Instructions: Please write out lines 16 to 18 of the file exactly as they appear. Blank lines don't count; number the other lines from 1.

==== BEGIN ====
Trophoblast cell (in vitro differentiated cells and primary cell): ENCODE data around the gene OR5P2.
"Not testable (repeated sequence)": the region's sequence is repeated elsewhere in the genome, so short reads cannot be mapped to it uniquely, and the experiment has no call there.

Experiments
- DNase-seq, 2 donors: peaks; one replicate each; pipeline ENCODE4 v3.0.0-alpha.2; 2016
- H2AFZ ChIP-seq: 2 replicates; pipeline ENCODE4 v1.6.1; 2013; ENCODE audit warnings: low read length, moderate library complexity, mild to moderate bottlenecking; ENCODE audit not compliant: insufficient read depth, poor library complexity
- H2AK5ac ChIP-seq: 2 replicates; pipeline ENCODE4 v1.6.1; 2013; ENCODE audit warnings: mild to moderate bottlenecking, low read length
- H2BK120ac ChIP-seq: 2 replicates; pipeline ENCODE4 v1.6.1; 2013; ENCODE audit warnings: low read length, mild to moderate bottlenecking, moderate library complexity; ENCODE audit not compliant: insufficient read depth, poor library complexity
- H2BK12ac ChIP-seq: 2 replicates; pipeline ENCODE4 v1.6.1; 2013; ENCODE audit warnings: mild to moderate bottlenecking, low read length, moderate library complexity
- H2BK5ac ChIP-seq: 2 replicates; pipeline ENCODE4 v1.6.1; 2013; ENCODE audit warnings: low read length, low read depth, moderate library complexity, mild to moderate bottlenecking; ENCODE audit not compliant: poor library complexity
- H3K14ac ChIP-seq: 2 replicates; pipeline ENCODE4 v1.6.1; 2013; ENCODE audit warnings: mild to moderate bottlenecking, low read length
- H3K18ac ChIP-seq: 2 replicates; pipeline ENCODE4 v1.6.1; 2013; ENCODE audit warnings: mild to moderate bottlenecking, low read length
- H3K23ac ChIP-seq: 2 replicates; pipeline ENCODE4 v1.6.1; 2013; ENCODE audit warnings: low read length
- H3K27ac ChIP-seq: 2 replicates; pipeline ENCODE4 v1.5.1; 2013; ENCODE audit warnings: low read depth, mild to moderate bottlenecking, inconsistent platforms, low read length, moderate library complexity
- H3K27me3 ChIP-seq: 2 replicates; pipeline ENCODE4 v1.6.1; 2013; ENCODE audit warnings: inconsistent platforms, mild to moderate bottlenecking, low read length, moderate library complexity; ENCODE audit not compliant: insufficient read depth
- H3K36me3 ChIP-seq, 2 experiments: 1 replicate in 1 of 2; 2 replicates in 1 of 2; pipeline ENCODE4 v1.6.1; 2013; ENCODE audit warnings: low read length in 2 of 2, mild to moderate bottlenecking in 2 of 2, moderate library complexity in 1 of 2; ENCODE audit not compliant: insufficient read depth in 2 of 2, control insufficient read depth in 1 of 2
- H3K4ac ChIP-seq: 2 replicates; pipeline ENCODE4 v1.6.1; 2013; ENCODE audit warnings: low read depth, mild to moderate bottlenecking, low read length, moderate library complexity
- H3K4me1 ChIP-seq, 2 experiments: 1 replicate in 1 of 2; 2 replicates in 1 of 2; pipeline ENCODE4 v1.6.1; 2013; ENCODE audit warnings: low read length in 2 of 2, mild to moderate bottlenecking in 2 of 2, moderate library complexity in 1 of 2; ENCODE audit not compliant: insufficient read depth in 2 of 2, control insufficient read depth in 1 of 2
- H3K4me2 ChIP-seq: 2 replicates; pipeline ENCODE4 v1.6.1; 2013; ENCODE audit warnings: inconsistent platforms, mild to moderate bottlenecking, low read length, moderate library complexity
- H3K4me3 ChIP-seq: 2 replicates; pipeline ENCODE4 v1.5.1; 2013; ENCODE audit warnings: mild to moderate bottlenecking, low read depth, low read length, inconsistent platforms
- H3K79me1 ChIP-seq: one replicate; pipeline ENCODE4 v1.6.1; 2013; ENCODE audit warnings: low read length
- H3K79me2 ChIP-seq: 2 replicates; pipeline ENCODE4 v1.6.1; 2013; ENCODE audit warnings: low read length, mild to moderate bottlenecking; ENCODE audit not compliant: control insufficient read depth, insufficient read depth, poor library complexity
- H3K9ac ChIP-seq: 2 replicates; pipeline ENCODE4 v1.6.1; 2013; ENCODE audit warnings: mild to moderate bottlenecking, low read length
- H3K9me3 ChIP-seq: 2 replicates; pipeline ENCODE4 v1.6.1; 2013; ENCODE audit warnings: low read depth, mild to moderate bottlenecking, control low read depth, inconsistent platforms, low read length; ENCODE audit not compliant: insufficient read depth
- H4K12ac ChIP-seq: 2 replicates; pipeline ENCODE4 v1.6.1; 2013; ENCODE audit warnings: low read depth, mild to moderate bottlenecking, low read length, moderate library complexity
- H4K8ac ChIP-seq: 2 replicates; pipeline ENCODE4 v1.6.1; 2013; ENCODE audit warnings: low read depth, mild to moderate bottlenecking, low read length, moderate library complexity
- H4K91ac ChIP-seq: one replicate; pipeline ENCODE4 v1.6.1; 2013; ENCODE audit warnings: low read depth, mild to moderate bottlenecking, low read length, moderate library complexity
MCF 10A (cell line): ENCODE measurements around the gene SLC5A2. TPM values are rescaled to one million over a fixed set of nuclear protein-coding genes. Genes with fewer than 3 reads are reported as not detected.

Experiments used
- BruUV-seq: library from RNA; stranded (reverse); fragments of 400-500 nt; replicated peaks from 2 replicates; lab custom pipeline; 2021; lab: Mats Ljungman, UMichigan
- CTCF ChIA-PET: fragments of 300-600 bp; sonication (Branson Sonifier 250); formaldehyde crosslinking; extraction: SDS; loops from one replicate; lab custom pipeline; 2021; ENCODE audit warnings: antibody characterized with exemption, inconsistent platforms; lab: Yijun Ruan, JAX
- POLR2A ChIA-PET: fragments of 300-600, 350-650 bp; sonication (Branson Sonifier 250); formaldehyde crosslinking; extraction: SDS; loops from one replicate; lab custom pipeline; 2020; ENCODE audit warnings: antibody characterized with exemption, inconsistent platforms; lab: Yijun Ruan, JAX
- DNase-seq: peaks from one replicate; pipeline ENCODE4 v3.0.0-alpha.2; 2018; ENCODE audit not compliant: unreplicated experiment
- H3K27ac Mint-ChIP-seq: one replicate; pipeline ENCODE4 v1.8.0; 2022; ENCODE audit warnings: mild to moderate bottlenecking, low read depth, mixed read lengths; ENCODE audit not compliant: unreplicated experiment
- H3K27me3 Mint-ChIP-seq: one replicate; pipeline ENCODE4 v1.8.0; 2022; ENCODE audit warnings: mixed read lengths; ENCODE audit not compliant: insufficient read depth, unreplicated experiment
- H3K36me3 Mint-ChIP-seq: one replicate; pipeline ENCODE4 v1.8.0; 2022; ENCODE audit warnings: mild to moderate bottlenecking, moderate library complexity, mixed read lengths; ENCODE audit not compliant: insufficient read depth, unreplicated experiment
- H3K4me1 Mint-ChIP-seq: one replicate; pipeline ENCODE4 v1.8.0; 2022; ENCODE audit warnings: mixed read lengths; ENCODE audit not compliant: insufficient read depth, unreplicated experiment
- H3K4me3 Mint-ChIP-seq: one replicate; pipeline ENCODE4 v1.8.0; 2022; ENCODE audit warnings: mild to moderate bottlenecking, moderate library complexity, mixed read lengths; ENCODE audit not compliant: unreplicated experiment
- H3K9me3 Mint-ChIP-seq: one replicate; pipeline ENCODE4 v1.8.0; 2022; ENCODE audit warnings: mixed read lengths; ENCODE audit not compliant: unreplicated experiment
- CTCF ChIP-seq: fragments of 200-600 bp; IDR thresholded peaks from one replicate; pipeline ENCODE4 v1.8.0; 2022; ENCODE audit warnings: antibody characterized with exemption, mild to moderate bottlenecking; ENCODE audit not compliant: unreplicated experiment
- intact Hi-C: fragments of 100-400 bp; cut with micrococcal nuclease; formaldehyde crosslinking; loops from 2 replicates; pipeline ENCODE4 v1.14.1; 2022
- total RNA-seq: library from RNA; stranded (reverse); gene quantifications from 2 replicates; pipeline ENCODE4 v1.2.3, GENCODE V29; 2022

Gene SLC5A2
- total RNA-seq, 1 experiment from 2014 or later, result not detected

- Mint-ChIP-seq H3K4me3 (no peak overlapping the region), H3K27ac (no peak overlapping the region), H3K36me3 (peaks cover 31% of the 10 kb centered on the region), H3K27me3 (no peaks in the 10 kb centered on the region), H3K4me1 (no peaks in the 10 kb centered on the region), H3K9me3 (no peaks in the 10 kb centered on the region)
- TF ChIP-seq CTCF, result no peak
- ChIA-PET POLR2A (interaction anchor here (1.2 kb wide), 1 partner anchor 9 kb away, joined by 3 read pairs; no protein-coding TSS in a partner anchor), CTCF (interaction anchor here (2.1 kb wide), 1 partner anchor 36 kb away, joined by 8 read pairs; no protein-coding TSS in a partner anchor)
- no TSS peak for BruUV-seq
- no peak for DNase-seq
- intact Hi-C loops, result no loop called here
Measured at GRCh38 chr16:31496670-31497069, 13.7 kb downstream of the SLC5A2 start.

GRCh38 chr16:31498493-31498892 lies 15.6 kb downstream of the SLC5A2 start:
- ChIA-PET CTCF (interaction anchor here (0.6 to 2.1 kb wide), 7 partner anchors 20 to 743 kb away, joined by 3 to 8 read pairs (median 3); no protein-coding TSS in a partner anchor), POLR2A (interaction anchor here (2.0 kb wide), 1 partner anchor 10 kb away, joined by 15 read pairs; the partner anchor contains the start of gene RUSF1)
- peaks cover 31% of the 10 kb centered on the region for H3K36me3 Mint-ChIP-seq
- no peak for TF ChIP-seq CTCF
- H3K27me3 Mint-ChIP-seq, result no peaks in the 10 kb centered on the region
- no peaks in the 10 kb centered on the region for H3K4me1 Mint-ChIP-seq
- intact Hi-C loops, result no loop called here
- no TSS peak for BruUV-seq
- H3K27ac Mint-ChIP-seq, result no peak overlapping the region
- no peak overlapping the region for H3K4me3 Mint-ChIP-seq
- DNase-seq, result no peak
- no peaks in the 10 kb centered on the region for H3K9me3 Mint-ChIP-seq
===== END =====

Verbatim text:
- H3K4ac ChIP-seq: 2 replicates; pipeline ENCODE4 v1.6.1; 2013; ENCODE audit warnings: low read depth, mild to moderate bottlenecking, low read length, moderate library complexity
- H3K4me1 ChIP-seq, 2 experiments: 1 replicate in 1 of 2; 2 replicates in 1 of 2; pipeline ENCODE4 v1.6.1; 2013; ENCODE audit warnings: low read length in 2 of 2, mild to moderate bottlenecking in 2 of 2, moderate library complexity in 1 of 2; ENCODE audit not compliant: insufficient read depth in 2 of 2, control insufficient read depth in 1 of 2
- H3K4me2 ChIP-seq: 2 replicates; pipeline ENCODE4 v1.6.1; 2013; ENCODE audit warnings: inconsistent platforms, mild to moderate bottlenecking, low read length, moderate library complexity